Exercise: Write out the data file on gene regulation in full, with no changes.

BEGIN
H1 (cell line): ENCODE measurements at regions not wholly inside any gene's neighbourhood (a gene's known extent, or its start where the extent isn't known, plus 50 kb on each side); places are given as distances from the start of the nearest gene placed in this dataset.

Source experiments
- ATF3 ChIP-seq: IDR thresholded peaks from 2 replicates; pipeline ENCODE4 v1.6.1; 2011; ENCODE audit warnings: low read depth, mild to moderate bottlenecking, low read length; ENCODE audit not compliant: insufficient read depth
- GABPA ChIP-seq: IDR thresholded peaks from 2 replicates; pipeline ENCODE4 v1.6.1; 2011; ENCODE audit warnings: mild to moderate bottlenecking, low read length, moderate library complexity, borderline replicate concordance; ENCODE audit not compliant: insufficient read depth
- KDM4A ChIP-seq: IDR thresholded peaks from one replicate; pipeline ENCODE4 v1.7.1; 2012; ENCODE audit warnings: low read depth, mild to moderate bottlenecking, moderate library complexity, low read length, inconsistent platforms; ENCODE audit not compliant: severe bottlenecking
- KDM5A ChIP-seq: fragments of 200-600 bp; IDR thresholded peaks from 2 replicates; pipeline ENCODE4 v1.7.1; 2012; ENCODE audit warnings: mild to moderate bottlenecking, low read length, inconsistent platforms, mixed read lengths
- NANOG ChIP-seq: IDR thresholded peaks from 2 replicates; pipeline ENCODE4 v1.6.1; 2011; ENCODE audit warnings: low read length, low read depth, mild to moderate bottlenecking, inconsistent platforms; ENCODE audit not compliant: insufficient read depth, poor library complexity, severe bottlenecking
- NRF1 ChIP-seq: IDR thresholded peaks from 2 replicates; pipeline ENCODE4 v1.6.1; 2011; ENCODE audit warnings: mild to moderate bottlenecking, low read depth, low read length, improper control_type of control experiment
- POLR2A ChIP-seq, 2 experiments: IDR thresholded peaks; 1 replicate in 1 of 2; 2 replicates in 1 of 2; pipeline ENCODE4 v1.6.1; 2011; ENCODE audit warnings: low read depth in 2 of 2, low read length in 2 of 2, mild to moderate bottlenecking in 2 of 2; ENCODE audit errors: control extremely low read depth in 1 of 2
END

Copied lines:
H1 (cell line): ENCODE measurements at regions not wholly inside any gene's neighbourhood (a gene's known extent, or its start where the extent isn't known, plus 50 kb on each side); places are given as distances from the start of the nearest gene placed in this dataset.

Source experiments
- ATF3 ChIP-seq: IDR thresholded peaks from 2 replicates; pipeline ENCODE4 v1.6.1; 2011; ENCODE audit warnings: low read depth, mild to moderate bottlenecking, low read length; ENCODE audit not compliant: insufficient read depth
- GABPA ChIP-seq: IDR thresholded peaks from 2 replicates; pipeline ENCODE4 v1.6.1; 2011; ENCODE audit warnings: mild to moderate bottlenecking, low read length, moderate library complexity, borderline replicate concordance; ENCODE audit not compliant: insufficient read depth
- KDM4A ChIP-seq: IDR thresholded peaks from one replicate; pipeline ENCODE4 v1.7.1; 2012; ENCODE audit warnings: low read depth, mild to moderate bottlenecking, moderate library complexity, low read length, inconsistent platforms; ENCODE audit not compliant: severe bottlenecking
- KDM5A ChIP-seq: fragments of 200-600 bp; IDR thresholded peaks from 2 replicates; pipeline ENCODE4 v1.7.1; 2012; ENCODE audit warnings: mild to moderate bottlenecking, low read length, inconsistent platforms, mixed read lengths
- NANOG ChIP-seq: IDR thresholded peaks from 2 replicates; pipeline ENCODE4 v1.6.1; 2011; ENCODE audit warnings: low read length, low read depth, mild to moderate bottlenecking, inconsistent platforms; ENCODE audit not compliant: insufficient read depth, poor library complexity, severe bottlenecking
- NRF1 ChIP-seq: IDR thresholded peaks from 2 replicates; pipeline ENCODE4 v1.6.1; 2011; ENCODE audit warnings: mild to moderate bottlenecking, low read depth, low read length, improper control_type of control experiment
- POLR2A ChIP-seq, 2 experiments: IDR thresholded peaks; 1 replicate in 1 of 2; 2 replicates in 1 of 2; pipeline ENCODE4 v1.6.1; 2011; ENCODE audit warnings: low read depth in 2 of 2, low read length in 2 of 2, mild to moderate bottlenecking in 2 of 2; ENCODE audit errors: control extremely low read depth in 1 of 2